Major Peter Osterhaus commanded a Missouri infantry regiment at Wilson’s Creek. Like Sigel, Osterhaus was born in modern day Germany and emigrated to the U.S., settling in St. Louis. Osterhaus commanded troops at Pea Ridge, many of the battles of the Vicksburg Campaign, Lookout Mountain, as well as Sherman’s Atlanta Campaign. Osterhaus, who rose to the rank of Major General, also served as Chief of Staff to Major General E.R.S. Canby in the Mobile Campaign.
West Point graduate Captain Eugene Carr commanded a company of cavalry at Wilson’s Creek. Like Osterhaus, Carr would be promoted to Major General during the course of the war, and would command troops at Pea Ridge, the Vicksburg Campaign, and at Mobile. After the capture of Vicksburg, Carr served under Steele in Arkansas until early 1865 when, like many other commanders who had fought at Wilson’s Creek, he also participated in the Mobile Campaign. Carr filed this report on the Battle of Wilson’s Creek.
Major General Sterling Price was a former governor of Missouri and veteran of the Mexican War. After Wilson’s Creek, he moved north and captured Lexington, Kentucky, although Federal reinforcements later forced him out. Price fought at Pea Ridge and Helena in Arkansas, Iuka and Corinth, Mississippi, before leading a raid deep into Missouri in September and October of 1864 that ended in defeat at the Battle of Westport. Price led his defeated army to Texas, where he remained until the end of the war.
Brigadier General Benjamin McCulloch was born in Tennessee, where one of his neighbors was frontiersman Davy Crockett. McCulloch followed Crockett to Texas, and fought in the Texas war of independence from Mexico and the Mexican War. Though he would be photographed wearing a Confederate general’s uniform, he preferred to wear a black velvet suit in battle. He was wearing one when he was killed in action at the Battle of Pea Ridge on March 7, 1862.
Colonel James M. McIntosh was a West Point graduate from Florida. After resigning from the U.S. Army in May 1861, he assumed command of the 2nd Arkansas Mounted Rifles leading that unit at Wilson’s Creek. McIntosh was promoted to Brigadier General in January 1862. An aggressive commander who led from the front to the point of recklessness, McIntosh was killed and was killed in action at Pea Ridge while leading a cavalry charge.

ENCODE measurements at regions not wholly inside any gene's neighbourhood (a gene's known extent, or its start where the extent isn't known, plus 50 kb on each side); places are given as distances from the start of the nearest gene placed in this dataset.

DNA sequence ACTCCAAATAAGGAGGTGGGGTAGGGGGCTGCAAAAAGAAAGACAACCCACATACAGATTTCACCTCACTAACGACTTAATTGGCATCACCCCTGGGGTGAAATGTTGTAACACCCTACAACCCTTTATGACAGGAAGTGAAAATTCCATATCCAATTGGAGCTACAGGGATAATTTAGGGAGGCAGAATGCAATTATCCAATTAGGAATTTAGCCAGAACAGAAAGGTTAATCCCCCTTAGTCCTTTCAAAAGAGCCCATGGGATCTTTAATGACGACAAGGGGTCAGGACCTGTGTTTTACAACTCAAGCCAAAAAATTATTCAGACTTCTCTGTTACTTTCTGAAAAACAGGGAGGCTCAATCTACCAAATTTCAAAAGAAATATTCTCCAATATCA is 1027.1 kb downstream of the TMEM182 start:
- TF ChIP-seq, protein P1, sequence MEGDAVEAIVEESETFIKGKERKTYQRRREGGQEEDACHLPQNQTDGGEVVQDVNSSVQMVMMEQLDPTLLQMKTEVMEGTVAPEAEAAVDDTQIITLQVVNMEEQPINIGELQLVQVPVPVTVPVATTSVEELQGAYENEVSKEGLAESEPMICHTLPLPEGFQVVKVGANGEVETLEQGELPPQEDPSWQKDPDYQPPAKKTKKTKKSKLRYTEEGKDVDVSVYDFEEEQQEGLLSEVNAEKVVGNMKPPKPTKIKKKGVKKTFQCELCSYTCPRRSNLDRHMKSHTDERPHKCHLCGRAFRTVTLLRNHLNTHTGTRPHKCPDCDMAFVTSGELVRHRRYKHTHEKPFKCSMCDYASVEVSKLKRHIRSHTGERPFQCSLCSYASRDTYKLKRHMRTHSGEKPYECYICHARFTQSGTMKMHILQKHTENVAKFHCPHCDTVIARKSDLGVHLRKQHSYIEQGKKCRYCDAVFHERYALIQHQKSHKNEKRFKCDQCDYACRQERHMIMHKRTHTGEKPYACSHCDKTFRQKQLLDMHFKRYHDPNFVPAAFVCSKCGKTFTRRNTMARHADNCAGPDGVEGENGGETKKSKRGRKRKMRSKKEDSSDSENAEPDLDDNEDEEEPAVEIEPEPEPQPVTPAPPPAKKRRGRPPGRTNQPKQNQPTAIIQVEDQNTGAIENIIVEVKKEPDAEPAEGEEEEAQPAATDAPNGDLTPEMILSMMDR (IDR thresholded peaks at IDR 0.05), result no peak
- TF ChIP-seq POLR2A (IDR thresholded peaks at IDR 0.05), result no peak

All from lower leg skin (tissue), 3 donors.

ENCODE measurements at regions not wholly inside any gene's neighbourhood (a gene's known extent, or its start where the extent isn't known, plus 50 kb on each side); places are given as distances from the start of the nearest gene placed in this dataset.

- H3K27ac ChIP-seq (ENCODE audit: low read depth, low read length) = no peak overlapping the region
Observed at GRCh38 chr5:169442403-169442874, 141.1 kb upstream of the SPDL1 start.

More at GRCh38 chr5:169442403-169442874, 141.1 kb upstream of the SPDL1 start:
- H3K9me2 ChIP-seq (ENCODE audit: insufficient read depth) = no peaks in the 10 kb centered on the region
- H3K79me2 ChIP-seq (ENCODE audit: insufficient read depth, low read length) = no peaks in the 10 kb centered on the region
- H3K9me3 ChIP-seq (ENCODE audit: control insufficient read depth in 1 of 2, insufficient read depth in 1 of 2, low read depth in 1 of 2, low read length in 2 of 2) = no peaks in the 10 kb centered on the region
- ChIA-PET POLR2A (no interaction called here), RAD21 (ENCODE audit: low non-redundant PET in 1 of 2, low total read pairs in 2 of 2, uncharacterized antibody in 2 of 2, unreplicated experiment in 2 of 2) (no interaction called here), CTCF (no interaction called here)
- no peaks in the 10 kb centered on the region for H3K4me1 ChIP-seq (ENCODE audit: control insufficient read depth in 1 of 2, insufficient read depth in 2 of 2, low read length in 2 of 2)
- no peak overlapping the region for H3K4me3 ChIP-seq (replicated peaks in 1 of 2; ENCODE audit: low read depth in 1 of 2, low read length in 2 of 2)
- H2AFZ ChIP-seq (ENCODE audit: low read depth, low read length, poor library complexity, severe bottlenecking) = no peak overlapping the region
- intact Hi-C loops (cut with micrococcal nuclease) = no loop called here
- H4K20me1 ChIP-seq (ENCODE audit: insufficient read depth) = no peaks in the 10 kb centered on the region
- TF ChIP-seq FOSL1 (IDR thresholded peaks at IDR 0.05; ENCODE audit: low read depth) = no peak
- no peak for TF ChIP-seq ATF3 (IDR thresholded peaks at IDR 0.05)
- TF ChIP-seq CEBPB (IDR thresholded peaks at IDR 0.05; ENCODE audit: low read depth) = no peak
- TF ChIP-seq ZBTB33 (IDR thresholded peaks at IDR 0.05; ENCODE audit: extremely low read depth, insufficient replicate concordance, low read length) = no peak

Another West Point graduate, Colonel Louis Hebert, commanded the 3rd Louisiana Infantry at Wilson’s Creek. Unlike McCulloch and McIntosh, Hebert survived the Battle of Pea Ridge, although he was wounded and captured. After being exchanged, he fought in Mississippi at Iuka, Corinth, and Vicksburg, where he was again a prisoner of war following the surrender of Confederate forces there. After being exchanged a second time, Hebert was assigned far to the east, commanding artillery at Fort Fisher, North Carolina.
Colonel Thomas Churchill commanded the 1st Arkansas Mounted Rifles at Wilson’s Creek. Churchill was promoted to Brigadier General in March of 1862, and fought at the Battle of Richmond, Kentucky in August of that year. Churchill was in command at Arkansas Post, which fell to Union forces in January of 1863. After being exchanged, Churchill participated in the Red River Campaign in 1864, and was promoted to Major General in March of 1865.
Union forces included regular U.S. Army troops plus volunteer regiments from Iowa, Missouri, and Kansas, as well as a small detachment of Illinois soldiers. Most of the Confederate units were from Missouri and Arkansas, plus one regiment of Texas cavalrymen and one Louisiana infantry regiment.
In terms of troop strength, the Battle of Wilson’s Creek is the second largest battle in Missouri in the Civil War, with somewhere between 15,000 and 16,000 troops from both sides. The October 1864 Battle of Westport, fought in what is now part of Kansas City, was the largest battle in Missouri with about 30,000-31,000 troops participating.
Wilson’s Creek National Battlefield was established in 1960.